Jerome, I was horrified when I read your comment. My mother is now 92. She lived with us for 20 years and now she has a full-time caregiver in a lovely condo. She HATES it. She can't understand why a stranger is living with her, and why we won't let her go "home." Unfortunately, for the past few months "home" meant the place where she lived as a teenager. Right now, I'm not sure what she means by "home." Mother is well into dementia, having suffered encephalitis.

When my mother was at the nursing home, she would pack her bag at night and sit in her transportation chair at the front door, waiting for someone to open it for her. During the day, she cruised the halls, casing the joint, waiting to make her escape. Had she gotten out, she would not have been able to tell anyone who her children are, or how to reach them.

My point in all this is that by giving that man a ride, you were putting him in potential danger. His very brief stab at freedom could have resulted in tremendous danger to him, and possibly being incarcerated until police could figure out where he belonged.

I'm not without compassion. I understand that you were giving him a last chance to have some control over his life, and, after watching my mother deteriorate, I can appreciate how we ALL want to control our own destinies. But, before you opened your car door, you had no way of knowing what mental and physical challenges the man faced. I'm not sure you made the best choice. I think the consequences of your actions outweighed the pleasure gained from your brief conspiracy.

On the other hand, I do think Jazz should have assisted the young man in the wheelchair. He was clearly in danger, and no one appeared to be there to assist him. I'd have been tempted to call the police, if only to bring it to his care giver's attention that they needed to do a better job. But, I probably would have helped him home, as you did. I never think about legal liability until after I've done something like this, but putting him in your van was very dangerous. If you don't have adequate insurance (AND an umbrella policy!), perhaps walking back home with him would have been the wiser choice.

We all second guess our actions. There needs to be more compassion in dealing with those who are less fortunate. I'd say you made your choice from your heart, and that it was the right choice for that specific instance.

BadTux said...

We had a recent incident here in Campbell, California, where a man suffering Alzheimer's wandered away and his locator bracelet failed so his caregivers could not find him. A massive volunteer effort and a couple of alert 11 year olds finally found him yesterday, sleeping in a ditch, unharmed other than being a bit skinnier and a bit dehydrated.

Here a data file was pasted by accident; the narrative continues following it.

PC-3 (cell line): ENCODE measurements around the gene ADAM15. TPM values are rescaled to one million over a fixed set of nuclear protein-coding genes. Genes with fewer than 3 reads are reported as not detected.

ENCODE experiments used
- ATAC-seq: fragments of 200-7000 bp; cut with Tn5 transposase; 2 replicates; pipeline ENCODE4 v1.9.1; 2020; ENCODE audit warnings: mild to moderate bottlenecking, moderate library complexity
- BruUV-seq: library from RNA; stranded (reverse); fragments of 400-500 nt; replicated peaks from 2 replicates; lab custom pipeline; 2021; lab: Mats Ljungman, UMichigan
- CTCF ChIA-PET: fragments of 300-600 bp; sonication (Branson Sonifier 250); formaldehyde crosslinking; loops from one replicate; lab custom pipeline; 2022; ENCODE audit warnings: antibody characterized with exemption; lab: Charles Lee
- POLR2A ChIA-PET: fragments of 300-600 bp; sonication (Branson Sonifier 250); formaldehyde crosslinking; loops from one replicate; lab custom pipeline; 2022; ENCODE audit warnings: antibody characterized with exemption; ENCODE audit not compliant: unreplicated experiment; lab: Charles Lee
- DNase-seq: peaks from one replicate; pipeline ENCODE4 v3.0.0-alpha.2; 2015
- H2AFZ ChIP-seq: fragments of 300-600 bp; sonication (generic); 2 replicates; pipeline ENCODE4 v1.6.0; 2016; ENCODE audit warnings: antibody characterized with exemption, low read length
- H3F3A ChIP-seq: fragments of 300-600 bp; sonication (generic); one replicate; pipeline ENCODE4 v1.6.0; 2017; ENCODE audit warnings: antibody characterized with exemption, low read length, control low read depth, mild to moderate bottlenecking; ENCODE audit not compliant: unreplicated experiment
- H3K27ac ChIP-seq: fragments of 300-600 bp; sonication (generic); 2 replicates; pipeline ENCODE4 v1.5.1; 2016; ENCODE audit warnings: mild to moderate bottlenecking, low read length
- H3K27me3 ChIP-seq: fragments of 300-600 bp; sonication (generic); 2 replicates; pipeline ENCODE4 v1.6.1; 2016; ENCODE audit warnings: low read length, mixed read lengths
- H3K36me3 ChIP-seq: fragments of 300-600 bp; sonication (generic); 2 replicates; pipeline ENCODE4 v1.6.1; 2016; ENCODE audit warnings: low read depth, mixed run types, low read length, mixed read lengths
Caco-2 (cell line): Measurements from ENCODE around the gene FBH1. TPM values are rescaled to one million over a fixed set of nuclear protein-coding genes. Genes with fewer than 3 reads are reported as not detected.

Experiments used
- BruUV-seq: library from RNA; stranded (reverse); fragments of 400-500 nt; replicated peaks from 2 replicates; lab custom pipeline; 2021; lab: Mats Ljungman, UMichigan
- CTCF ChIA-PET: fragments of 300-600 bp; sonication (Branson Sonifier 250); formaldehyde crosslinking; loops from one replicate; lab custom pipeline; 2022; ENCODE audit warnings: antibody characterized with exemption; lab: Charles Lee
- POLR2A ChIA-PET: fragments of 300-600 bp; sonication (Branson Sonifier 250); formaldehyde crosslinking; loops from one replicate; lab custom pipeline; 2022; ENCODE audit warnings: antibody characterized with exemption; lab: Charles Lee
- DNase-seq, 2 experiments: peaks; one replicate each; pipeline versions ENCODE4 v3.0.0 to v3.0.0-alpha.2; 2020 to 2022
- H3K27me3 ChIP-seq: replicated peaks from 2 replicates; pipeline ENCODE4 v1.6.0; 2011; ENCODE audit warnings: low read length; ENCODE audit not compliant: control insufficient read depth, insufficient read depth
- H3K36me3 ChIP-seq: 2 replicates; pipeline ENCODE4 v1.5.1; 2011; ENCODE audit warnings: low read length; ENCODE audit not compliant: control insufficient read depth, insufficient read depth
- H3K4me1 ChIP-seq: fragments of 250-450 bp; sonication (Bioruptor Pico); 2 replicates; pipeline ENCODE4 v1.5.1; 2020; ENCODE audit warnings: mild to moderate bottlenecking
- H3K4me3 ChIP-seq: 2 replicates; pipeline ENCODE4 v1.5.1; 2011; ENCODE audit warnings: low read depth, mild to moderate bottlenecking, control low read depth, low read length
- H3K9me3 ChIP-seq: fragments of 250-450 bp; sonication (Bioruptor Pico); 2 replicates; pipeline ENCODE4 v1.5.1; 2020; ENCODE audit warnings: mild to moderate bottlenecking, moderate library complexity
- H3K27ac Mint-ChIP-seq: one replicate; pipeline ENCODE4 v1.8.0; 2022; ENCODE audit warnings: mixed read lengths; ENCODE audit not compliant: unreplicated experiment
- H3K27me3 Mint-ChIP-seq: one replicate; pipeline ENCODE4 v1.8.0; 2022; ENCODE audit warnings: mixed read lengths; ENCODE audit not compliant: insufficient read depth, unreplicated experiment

I don't know that there's a better way to handle things when you come across someone like this. There's different ways, but not better ways. In this case of the 63 year old Alzheimer's sufferer, the shop owner called the police because the man obviously needed immediate medical attention. But if the man had been alert and seemingly well, would it have been wrong for the shopkeeper to call the caregivers instead? Or to drive the man to the man's caregivers' home? I don't think there's any "wrong" in any of those.

- Badtux the Seen-it-before Penguin

Jazzbumpa said...

Windhover -
Thanx. More full disclosure: I haven't read every book on the required list in its entirety. The Conservative Mind is particularly appalling. By Pg 35, I was ready to throw it in the trash.

Sallie -
Thanks for the encouragement.

Jerome -
We disagree a lot - which I cherish - but I believe we are kindred spirits. And pretty close to the same age.

J -
I really have no idea what in the hell you are talking about.

Kitty -
It's an open forum. Have AT IT. And thanks for your insights.

BadTux -
Great to see you. Thanks for stopping by. This is a surprise. I just discovered your excellent blog yesterday, following a commenter at The Anonymous Liberal. Glad the Campbell incident had a happy ending.

J said...

Good Samaritanism generally backfires (and could cost you, legally as well). That's what I was talking about. I'm not a hard-core machiavellian, but generally refuse to assist in any street-situation, unless life-threatening emergency as they yawp.

BadTux said...

J: There is nothing more certain to allow evil to thrive, than that good men do nothing.

I do not know what the proper action to be, but I know what it is not, and that is "nothing". If there is a cost to doing right, so be it.